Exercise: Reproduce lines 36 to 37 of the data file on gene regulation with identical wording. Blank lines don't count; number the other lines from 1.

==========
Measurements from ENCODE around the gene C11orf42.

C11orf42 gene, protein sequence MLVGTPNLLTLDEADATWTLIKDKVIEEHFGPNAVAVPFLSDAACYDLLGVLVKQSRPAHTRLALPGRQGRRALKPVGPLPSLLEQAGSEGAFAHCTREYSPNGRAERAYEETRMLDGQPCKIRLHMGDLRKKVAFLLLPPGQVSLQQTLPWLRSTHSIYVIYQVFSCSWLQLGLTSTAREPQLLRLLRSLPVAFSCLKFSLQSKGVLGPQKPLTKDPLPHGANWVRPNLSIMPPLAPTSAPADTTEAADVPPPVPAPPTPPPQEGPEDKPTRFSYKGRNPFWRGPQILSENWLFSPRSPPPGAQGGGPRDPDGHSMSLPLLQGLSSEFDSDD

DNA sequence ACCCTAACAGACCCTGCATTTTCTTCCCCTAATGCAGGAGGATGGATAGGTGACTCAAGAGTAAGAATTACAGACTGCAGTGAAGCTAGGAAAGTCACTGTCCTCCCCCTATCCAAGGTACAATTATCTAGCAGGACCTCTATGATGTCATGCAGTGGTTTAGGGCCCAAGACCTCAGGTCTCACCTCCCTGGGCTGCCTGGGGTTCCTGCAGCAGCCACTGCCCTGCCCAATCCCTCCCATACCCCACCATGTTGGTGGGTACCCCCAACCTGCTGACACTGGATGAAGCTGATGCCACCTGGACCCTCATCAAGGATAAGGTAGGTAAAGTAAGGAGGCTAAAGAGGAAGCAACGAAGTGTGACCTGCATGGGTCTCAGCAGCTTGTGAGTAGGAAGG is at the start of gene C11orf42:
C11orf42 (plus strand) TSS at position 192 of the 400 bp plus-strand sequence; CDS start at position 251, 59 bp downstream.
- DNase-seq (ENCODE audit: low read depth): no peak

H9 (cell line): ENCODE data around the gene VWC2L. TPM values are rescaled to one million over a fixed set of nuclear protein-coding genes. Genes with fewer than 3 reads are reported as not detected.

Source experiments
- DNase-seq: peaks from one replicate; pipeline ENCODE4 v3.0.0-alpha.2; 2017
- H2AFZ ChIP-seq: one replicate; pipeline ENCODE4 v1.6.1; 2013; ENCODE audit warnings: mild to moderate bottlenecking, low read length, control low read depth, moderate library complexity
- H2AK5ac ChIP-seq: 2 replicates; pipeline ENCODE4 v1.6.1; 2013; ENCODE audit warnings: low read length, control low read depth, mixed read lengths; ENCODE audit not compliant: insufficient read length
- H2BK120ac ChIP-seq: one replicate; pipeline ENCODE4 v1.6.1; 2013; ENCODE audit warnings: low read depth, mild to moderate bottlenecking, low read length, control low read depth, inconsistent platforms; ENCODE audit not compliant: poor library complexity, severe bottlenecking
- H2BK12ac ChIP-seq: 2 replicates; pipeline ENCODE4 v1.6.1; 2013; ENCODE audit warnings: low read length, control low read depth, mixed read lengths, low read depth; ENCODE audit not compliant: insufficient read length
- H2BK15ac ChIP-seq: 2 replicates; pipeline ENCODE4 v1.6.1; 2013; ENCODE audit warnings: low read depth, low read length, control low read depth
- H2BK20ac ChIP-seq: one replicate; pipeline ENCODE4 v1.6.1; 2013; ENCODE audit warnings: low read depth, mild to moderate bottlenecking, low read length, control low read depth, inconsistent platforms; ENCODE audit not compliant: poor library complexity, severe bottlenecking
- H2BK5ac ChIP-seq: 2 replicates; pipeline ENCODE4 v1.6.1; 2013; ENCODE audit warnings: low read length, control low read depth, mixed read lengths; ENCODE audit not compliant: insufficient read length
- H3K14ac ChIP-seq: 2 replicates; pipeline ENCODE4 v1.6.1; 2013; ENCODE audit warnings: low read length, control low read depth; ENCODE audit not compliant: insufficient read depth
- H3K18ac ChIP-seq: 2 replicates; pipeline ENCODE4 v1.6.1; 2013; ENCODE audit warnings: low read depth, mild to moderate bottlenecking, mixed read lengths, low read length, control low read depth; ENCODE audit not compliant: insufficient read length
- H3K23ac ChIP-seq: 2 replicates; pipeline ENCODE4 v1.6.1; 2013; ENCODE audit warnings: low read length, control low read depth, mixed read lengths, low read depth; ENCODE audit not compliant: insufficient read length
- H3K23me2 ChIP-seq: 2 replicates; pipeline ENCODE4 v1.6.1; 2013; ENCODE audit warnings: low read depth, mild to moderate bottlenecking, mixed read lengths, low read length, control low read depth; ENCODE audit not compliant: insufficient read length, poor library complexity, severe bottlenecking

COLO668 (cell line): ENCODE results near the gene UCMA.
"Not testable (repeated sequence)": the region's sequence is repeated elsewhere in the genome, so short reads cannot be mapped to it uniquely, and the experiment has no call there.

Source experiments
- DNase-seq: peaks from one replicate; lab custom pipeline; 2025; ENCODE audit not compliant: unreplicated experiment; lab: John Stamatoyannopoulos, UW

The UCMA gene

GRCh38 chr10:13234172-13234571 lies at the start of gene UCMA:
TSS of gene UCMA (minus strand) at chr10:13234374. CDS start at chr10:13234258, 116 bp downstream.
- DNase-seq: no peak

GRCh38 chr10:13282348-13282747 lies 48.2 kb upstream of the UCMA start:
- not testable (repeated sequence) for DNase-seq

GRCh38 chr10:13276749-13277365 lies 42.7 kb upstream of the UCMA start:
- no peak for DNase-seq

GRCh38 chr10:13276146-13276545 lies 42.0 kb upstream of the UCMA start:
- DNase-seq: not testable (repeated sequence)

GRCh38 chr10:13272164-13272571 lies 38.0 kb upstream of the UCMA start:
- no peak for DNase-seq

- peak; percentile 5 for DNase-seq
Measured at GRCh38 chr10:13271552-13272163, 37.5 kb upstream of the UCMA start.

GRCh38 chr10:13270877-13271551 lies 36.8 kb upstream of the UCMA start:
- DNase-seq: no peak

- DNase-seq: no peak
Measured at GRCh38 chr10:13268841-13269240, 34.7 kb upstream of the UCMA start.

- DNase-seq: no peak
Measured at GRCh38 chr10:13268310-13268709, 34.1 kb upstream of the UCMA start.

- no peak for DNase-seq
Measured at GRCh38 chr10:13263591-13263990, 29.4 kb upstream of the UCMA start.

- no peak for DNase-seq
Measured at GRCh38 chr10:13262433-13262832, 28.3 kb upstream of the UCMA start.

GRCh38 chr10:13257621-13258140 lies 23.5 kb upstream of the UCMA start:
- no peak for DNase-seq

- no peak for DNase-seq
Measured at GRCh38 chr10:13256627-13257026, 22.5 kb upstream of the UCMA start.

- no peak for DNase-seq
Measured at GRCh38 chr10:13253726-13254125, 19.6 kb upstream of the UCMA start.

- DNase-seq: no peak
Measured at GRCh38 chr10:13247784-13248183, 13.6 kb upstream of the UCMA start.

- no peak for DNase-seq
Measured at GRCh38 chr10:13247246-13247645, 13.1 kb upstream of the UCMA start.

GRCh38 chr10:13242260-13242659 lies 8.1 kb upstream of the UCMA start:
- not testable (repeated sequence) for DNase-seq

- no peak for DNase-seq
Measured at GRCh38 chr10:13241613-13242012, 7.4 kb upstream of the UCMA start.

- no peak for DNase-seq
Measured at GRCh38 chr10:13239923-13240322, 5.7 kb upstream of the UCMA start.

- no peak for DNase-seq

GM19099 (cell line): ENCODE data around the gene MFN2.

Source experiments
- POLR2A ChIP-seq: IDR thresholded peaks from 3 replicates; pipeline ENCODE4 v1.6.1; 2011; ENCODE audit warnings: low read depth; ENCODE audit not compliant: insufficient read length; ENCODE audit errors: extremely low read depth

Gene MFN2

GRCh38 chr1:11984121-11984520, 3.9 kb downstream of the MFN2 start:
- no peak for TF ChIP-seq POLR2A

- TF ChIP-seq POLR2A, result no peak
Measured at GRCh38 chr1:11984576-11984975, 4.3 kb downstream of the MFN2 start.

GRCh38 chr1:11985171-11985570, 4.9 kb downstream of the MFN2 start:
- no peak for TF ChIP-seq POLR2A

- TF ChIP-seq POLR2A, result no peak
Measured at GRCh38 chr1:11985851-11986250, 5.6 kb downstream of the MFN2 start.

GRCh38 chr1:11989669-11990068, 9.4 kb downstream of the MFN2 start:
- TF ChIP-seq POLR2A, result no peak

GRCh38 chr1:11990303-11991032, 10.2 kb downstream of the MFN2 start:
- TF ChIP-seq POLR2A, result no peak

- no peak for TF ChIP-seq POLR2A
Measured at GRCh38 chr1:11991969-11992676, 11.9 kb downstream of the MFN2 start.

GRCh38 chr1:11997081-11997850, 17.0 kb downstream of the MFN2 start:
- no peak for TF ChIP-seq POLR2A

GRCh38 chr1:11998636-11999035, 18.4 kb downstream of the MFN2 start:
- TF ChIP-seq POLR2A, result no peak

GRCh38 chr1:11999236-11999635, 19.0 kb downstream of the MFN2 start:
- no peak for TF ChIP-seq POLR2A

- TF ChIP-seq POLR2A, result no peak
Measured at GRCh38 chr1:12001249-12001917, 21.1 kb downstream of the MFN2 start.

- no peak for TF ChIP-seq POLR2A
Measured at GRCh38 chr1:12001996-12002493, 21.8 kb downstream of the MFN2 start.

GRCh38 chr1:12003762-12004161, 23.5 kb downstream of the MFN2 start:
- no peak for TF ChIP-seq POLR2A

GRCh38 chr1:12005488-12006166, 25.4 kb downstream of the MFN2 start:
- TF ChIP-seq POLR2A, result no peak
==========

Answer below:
- peak; percentile 5 for DNase-seq
Measured at GRCh38 chr10:13271552-13272163, 37.5 kb upstream of the UCMA start.